She didn’t know it yet, but finding a lump in her breast was just the first in a series of life-altering events.
It was September 2007 when 37-year-old Stephanie Hosford discovered that chickpea-sized lump.
At the time, she and her husband, Grant, were raising a young son and trying to expand their family. In fact, they were two years into the process of adopting a baby.
A mammogram followed by an ultrasound and core needle biopsy brought disturbing news.
It was triple-negative breast cancer (TNBC), a particularly aggressive form of the disease.
While awaiting a surgical consultation, Stephanie realized her breasts were sore and her period was late.
After five years of trying to conceive, pregnancy at this moment seemed like a long shot. But tests confirmed this latest piece of news.
There was a baby on the way.
Life and death decisions
“I was completely terrified, confused, totally not knowing what to do,” Hosford told Healthline. “My husband and I had conflicting emotions. We were happy about the pregnancy, but somewhat devastated.”
The news from the surgical consultation was dire. They were told they would have to terminate the pregnancy. So, they arranged several other consultations, all resulting in the same heartbreaking advice.
Then her husband told her he’d heard about a place called City of Hope and he wanted to get one more expert opinion.
Hosford wasn’t eager to make another appointment, or to hear the same news again.
However, they ended up in consultation with Dr. Benjamin Paz, a surgical oncologist at City of Hope in California, and Hosford said she immediately had a different feeling.
“Dr. Paz is one of the warmest, most sincere people I’ve ever met. When we asked about terminating the pregnancy, he said we didn’t need to. I could get treatment while pregnant,” Hosford said.
That changed everything.
“When you have a person in front of you, you’re not treating a cancer,” Paz told Healthline. “We tend to focus on the disease and not the person. The first thing you must do is take the time to understand how important all this is to them. What Stephanie and Grant wanted was to live and have a family, not just to be a cancer survivor.”
While Paz noted that a pregnancy during cancer can’t always be saved, he said he felt there was only a small amount of risk in Hosford’s case.
“We know that after the first trimester, many chemotherapy agents are safe and don’t affect the fetus,” he said.
Because her cancer was not driven by hormones, it wasn’t affected by the pregnancy itself.
“As a physician, you must try to help families to accomplish what they want. There’s no question it’s scientifically safe to do. We can treat women during pregnancy,” said Paz.
Cancer treatment, pregnancy, and adoption
Hosford’s diagnosis was stage 1 and the tumor was small. She was able to have a lumpectomy during her first trimester.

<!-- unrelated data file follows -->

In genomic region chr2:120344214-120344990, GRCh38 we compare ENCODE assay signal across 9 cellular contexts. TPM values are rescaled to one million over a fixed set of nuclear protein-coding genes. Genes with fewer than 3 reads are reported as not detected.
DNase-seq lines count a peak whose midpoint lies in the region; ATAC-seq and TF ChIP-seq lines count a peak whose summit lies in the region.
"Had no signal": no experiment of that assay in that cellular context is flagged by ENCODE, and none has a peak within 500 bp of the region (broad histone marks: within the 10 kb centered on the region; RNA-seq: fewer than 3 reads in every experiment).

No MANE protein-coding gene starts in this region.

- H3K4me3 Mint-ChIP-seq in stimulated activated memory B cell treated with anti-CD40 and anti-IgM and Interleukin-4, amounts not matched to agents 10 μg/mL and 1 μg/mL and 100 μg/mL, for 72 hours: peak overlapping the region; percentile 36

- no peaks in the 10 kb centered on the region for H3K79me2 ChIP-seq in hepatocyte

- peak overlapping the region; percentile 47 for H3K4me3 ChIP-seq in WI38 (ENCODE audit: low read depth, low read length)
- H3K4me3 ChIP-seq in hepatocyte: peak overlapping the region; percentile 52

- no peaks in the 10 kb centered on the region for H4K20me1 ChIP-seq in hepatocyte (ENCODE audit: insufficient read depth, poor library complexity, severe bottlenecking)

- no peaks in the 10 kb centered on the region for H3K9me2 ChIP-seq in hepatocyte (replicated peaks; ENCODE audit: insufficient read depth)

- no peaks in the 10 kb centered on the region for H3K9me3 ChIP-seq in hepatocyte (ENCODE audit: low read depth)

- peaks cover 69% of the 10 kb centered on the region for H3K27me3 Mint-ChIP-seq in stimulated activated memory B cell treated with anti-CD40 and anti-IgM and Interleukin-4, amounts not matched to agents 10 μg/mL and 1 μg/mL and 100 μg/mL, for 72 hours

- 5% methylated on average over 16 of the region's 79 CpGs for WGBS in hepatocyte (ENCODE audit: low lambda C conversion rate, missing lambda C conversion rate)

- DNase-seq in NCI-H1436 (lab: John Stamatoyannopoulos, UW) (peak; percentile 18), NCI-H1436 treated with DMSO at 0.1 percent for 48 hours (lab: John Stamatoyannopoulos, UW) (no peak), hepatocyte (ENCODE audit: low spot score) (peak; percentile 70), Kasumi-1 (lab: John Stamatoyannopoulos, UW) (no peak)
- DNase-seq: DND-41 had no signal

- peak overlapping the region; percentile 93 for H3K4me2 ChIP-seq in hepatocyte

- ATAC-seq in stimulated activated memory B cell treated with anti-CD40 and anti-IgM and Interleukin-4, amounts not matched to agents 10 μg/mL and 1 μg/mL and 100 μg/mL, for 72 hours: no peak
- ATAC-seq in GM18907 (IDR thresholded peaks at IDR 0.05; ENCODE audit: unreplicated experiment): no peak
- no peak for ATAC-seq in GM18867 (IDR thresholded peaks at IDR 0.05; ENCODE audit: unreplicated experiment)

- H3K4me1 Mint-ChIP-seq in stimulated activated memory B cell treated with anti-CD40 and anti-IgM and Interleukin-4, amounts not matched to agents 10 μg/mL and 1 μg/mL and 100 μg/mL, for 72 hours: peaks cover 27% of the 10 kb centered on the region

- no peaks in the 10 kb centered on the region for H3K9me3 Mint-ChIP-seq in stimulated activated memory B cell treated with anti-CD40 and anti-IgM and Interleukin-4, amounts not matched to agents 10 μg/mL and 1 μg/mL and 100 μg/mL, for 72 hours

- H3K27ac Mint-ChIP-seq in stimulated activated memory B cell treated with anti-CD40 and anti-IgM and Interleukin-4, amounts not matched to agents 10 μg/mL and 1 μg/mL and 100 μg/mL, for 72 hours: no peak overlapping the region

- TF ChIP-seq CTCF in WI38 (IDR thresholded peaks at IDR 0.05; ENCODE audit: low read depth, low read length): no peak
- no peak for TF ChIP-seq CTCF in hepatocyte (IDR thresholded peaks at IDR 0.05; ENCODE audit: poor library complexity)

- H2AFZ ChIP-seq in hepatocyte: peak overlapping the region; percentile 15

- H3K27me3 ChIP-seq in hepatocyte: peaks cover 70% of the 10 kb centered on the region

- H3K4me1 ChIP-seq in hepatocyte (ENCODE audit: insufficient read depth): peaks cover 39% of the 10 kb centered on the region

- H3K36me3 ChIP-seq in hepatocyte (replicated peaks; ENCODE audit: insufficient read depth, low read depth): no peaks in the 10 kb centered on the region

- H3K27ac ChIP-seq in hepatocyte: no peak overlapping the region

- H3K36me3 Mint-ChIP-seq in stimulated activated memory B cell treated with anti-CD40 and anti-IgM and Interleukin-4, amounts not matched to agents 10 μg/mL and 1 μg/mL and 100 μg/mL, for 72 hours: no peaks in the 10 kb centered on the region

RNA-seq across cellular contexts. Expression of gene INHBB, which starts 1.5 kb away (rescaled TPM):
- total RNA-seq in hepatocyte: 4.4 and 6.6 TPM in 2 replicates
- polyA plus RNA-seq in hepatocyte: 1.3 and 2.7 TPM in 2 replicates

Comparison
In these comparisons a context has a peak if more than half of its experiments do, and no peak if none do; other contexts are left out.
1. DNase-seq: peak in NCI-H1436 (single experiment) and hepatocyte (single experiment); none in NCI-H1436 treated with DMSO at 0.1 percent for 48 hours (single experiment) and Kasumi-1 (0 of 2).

Once she entered her second trimester, chemotherapy could begin.
During four rounds of chemo, Hosford continued to feel well.
“The craziest part was that I didn’t get sick. I tolerated it quite well. I was scared I wouldn’t hold it down and the baby might not get nutrients. But I was monitored like crazy and so was the baby. I was told to eat whatever I was able to tolerate. I wondered if it was even working until my hair fell out,” Hosford said.
Meanwhile, that adoption kept moving along.
The long-awaited call came in March and Hosford’s husband flew to China to bring their second child, a daughter, home.
May rolled around and, right on schedule, Hosford went into labor, giving birth to a healthy baby girl.
But Hosford wasn’t finished with treatment yet. She needed four more rounds of chemotherapy. This time, the effects were “horrible.”
Following chemotherapy, she chose a double mastectomy with reconstruction over radiation treatment.
She had followed Dr. Paz’s advice to think about how she wanted to live.
“It’s an individual choice. You know yourself how you can live your life best. It was great to know that City of Hope was behind me either way,” Hosford said.
However, Paz points out that Hosford’s decision to have a double mastectomy didn’t fight the cancer for which she was already being treated. It was done to lower her risk in the future.
He clarified that many people tend to confuse cancer treatment with cancer prevention.
“A bilateral mastectomy does not reduce your risk or impact survival of the cancer you were treated for. It only decreases the risk of developing a new cancer. That’s why I almost never offer bilateral mastectomy to women undergoing treatment,” Paz explained. “Stephanie made it through treatment alive and with her daughter. She was still young and had a long time to develop a second occurrence. She doesn’t carry the BRCA gene, but her chances were one in four of a second occurrence over her lifetime. And she didn’t want to think about it at all.”
Paz credits the couple’s courage for successful treatment.
“She had the most aggressive form of breast cancer. It took tremendous courage to confront cancer and get treatment and understand the potential she might die and not be there for her children. She and Grant had to be able to say, OK, this could happen, but we still want this child,” said Paz.
He noted that another woman in the same circumstances might make a completely different decision. And that’s absolutely acceptable, too.
“Every one of us handles these problems in a different way. I think, as a physician, you must help your patients and their families to make the best decisions on their behalf and support them. They are the heroes of this story, not the physicians,” he said.